Flaws in the Glass
|Media type||Print (hardback & paperback)|
The first 150 pages are given over to an introspective "Self Portrait". Two sections, "Journeys" and "Episodes and Epitaphs" follow. The "Journeys" are a colourful description of White and Manolys' movement about the Greek mainland and its many islands. White also talks about that familiar love-hate relationship many people have with Greece (page 201):
"Greece is the greatest love-hate for anybody genuinely hooked...If you are pure, innocent, or noble – qualities I don't lay claim to- perhaps you never develop passionate antipathies. But Greece is one long despairing rage in those who understand her... Greece is mindless enough, unless when it comes to politics, and there confusion abounds."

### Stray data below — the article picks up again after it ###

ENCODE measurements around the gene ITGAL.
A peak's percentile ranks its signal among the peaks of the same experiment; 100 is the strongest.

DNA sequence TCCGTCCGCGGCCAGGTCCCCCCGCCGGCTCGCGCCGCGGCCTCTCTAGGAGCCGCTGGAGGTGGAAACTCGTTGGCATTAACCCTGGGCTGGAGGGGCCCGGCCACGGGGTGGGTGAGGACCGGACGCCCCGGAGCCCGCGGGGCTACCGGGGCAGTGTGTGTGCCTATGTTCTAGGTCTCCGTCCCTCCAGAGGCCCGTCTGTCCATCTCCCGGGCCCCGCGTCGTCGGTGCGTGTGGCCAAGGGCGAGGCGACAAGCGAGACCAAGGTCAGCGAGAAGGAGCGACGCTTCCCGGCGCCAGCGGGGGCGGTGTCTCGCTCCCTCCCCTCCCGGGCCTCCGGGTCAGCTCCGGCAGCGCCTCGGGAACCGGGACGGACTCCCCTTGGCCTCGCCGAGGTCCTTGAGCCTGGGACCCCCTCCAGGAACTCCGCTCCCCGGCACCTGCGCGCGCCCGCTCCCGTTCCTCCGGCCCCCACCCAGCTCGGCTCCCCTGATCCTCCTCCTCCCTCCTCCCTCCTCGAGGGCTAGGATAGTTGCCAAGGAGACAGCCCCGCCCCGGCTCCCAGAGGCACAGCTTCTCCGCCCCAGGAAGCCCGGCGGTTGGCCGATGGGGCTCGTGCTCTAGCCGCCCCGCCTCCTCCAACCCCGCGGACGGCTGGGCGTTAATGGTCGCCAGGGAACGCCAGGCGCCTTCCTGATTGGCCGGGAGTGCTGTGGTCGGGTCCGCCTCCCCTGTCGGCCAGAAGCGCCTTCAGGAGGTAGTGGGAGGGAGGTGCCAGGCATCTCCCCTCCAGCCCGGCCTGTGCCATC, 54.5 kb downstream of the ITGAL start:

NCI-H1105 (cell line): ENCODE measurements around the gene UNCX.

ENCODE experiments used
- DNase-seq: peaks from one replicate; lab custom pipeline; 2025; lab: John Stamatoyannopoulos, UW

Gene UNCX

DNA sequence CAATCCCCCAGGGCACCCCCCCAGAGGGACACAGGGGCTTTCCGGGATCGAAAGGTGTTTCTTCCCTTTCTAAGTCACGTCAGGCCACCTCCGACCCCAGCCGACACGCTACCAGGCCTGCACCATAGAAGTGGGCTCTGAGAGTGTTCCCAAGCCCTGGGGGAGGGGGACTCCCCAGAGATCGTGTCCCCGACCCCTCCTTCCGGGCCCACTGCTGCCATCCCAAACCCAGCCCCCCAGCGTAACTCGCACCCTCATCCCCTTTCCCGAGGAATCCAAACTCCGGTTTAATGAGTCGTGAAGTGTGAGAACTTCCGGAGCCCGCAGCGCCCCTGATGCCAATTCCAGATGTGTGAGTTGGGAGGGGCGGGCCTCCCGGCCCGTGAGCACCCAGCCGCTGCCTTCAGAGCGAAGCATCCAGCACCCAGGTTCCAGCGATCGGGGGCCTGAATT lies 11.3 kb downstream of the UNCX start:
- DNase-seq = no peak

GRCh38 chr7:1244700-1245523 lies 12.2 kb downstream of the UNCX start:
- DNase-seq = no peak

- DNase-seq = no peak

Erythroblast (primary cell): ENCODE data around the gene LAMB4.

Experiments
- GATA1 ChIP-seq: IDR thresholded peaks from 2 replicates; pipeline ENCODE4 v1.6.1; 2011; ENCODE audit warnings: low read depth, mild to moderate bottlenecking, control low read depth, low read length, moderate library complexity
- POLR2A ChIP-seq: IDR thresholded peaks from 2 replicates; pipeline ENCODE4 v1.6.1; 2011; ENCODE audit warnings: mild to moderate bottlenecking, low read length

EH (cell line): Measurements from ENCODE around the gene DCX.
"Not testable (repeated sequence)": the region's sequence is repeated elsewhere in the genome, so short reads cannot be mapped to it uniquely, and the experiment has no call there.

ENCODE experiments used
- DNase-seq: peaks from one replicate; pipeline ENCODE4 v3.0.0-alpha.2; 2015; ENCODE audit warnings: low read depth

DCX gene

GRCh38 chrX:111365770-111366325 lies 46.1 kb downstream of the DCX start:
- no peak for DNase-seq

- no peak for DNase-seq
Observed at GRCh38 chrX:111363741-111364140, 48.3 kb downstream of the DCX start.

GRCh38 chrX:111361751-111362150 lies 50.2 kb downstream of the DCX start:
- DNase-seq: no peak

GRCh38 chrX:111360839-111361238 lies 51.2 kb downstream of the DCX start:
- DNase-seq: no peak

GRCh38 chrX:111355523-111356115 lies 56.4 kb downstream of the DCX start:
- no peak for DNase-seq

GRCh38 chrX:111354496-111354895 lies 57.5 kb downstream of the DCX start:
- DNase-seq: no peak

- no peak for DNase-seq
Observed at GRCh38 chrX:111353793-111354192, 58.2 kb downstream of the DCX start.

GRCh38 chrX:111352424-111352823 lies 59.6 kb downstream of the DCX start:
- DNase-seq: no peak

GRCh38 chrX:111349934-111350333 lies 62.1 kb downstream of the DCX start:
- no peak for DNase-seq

White lists a number of exasperating aspects, incidents and images of Greece, "incidents and images such as these have helped temper my passion for Greece; they have forged a relationship without which my life would have been sterile indeed".
The final section illustrates White's prickly, socialist, republican, and poetic agenda. "My pursuit of that razor-blade truth has made me a slasher", White concludes, "Not that I don't love and venerate in several senses – before all, pureness of heart and trustfulness."
- The Angus & Robertson Concise Australian Encyclopaedia. North Ryde, Sydney: Angus & Robertson. 1983, second revision 1986. p. 475. ISBN 0-207-15305-1. Check date values in:
- "Flaws in the glass : a self-portrait / Patrick White". National Library of Australia. Retrieved 11 October 2009.
- "Arts & Entertainment : : Flaws in the Glass". Encyclopædia Britannica. Retrieved 11 October 2009.
- "why bother with patrick white". Australian Broadcasting Corporation. 16 February 2001. Retrieved 10 October 2009.
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